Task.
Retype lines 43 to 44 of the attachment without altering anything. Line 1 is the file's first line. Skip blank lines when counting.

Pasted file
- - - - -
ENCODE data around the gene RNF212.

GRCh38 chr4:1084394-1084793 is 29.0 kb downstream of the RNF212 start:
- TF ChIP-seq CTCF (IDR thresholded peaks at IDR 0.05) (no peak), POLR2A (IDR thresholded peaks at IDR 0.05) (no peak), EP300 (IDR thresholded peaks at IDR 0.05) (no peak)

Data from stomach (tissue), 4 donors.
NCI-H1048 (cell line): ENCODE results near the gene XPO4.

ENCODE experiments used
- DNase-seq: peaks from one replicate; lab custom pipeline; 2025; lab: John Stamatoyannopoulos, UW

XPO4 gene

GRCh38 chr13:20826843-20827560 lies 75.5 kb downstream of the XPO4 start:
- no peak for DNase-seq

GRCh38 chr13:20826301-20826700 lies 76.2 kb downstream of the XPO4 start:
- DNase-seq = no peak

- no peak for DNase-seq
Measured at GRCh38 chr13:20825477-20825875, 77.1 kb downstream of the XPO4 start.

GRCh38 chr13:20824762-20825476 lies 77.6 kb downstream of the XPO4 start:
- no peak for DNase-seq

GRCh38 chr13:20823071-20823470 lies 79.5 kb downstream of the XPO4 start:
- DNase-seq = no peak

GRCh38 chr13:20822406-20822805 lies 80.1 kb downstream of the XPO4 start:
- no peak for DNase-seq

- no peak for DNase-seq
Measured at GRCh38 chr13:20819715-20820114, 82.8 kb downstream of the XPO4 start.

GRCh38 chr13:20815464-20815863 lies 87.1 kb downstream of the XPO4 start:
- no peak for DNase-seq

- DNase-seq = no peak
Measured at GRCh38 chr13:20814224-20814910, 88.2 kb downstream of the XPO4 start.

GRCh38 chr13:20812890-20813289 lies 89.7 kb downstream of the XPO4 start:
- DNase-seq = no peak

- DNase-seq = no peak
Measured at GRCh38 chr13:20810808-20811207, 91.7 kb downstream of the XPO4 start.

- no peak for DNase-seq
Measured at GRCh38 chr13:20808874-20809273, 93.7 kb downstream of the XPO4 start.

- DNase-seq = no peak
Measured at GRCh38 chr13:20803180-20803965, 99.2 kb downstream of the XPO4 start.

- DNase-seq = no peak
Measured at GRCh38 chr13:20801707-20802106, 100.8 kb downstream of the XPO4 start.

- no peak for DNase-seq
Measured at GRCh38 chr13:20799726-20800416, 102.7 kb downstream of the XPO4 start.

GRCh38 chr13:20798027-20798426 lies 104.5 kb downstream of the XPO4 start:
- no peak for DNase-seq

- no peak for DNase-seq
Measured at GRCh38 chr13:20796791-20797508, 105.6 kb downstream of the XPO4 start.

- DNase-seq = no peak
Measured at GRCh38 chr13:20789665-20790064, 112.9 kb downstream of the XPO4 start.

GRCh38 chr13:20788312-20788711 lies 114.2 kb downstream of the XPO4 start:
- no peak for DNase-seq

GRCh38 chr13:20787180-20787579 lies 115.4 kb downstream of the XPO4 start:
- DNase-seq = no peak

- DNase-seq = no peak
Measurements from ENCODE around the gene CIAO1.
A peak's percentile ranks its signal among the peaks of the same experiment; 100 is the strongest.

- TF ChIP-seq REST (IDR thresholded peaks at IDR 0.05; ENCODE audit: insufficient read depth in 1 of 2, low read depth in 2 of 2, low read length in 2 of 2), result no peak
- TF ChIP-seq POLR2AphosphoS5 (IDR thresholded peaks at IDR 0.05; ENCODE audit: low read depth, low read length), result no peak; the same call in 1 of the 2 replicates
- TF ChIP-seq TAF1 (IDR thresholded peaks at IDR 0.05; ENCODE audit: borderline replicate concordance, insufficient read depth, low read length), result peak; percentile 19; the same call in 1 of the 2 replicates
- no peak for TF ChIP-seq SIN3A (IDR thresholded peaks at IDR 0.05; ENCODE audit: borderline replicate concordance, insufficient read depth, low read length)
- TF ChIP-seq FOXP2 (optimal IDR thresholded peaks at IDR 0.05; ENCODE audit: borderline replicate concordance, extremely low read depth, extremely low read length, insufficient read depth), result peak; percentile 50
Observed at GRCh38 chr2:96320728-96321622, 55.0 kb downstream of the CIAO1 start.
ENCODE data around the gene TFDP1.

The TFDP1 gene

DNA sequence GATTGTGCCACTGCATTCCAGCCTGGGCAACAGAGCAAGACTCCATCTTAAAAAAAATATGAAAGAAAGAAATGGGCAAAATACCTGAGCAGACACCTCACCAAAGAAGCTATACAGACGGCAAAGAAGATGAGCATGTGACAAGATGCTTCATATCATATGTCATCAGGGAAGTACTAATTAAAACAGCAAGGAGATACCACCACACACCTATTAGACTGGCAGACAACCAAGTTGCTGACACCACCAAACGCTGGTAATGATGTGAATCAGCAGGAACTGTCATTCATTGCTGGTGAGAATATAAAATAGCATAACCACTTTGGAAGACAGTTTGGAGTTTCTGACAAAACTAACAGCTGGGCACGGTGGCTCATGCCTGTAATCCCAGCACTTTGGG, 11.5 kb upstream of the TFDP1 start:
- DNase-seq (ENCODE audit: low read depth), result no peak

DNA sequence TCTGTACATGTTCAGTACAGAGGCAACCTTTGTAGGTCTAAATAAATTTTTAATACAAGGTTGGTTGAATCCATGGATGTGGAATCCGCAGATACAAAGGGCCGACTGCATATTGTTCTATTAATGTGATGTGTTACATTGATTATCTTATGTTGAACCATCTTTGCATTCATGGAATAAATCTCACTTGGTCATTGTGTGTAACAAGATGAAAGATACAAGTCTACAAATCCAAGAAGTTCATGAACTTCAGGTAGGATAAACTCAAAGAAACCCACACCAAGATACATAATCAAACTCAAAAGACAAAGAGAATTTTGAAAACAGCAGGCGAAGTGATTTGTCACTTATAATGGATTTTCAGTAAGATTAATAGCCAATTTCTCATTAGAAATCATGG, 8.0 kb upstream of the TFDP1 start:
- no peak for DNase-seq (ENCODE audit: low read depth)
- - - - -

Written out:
- DNase-seq = no peak
Measured at GRCh38 chr13:20789665-20790064, 112.9 kb downstream of the XPO4 start.